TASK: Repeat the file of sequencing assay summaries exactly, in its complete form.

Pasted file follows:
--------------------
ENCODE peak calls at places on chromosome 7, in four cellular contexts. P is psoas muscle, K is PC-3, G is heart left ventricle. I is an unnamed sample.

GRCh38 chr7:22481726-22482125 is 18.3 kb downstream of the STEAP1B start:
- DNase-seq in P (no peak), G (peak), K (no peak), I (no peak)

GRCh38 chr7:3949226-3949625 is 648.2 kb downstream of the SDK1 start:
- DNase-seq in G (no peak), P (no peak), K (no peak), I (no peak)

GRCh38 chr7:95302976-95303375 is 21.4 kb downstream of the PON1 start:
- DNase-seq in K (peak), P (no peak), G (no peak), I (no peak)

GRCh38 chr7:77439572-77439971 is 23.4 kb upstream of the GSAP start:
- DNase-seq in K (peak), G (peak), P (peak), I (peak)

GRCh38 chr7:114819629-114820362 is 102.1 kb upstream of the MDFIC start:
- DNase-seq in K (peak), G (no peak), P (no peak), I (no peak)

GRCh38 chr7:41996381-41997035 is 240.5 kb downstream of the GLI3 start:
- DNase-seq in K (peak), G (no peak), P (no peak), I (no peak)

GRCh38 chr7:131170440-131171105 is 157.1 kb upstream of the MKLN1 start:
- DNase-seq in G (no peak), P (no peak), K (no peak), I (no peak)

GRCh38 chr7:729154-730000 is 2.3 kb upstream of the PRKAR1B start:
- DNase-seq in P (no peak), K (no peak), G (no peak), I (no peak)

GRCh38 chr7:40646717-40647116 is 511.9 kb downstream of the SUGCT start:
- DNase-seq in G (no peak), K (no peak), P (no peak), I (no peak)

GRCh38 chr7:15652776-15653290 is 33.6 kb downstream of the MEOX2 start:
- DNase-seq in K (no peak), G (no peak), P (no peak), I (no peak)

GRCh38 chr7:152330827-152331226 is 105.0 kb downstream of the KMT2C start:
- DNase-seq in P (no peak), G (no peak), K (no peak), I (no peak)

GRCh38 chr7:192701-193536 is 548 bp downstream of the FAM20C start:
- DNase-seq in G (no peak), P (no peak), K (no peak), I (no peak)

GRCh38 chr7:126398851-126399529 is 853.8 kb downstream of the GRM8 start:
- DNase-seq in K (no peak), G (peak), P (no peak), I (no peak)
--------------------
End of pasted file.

ENCODE peak calls at places on chromosome 7, in four cellular contexts. P is psoas muscle, K is PC-3, G is heart left ventricle. I is an unnamed sample.

GRCh38 chr7:22481726-22482125 is 18.3 kb downstream of the STEAP1B start:
- DNase-seq in P (no peak), G (peak), K (no peak), I (no peak)

GRCh38 chr7:3949226-3949625 is 648.2 kb downstream of the SDK1 start:
- DNase-seq in G (no peak), P (no peak), K (no peak), I (no peak)

GRCh38 chr7:95302976-95303375 is 21.4 kb downstream of the PON1 start:
- DNase-seq in K (peak), P (no peak), G (no peak), I (no peak)

GRCh38 chr7:77439572-77439971 is 23.4 kb upstream of the GSAP start:
- DNase-seq in K (peak), G (peak), P (peak), I (peak)

GRCh38 chr7:114819629-114820362 is 102.1 kb upstream of the MDFIC start:
- DNase-seq in K (peak), G (no peak), P (no peak), I (no peak)

GRCh38 chr7:41996381-41997035 is 240.5 kb downstream of the GLI3 start:
- DNase-seq in K (peak), G (no peak), P (no peak), I (no peak)

GRCh38 chr7:131170440-131171105 is 157.1 kb upstream of the MKLN1 start:
- DNase-seq in G (no peak), P (no peak), K (no peak), I (no peak)

GRCh38 chr7:729154-730000 is 2.3 kb upstream of the PRKAR1B start:
- DNase-seq in P (no peak), K (no peak), G (no peak), I (no peak)

GRCh38 chr7:40646717-40647116 is 511.9 kb downstream of the SUGCT start:
- DNase-seq in G (no peak), K (no peak), P (no peak), I (no peak)

GRCh38 chr7:15652776-15653290 is 33.6 kb downstream of the MEOX2 start:
- DNase-seq in K (no peak), G (no peak), P (no peak), I (no peak)

GRCh38 chr7:152330827-152331226 is 105.0 kb downstream of the KMT2C start:
- DNase-seq in P (no peak), G (no peak), K (no peak), I (no peak)

GRCh38 chr7:192701-193536 is 548 bp downstream of the FAM20C start:
- DNase-seq in G (no peak), P (no peak), K (no peak), I (no peak)

GRCh38 chr7:126398851-126399529 is 853.8 kb downstream of the GRM8 start:
- DNase-seq in K (no peak), G (peak), P (no peak), I (no peak)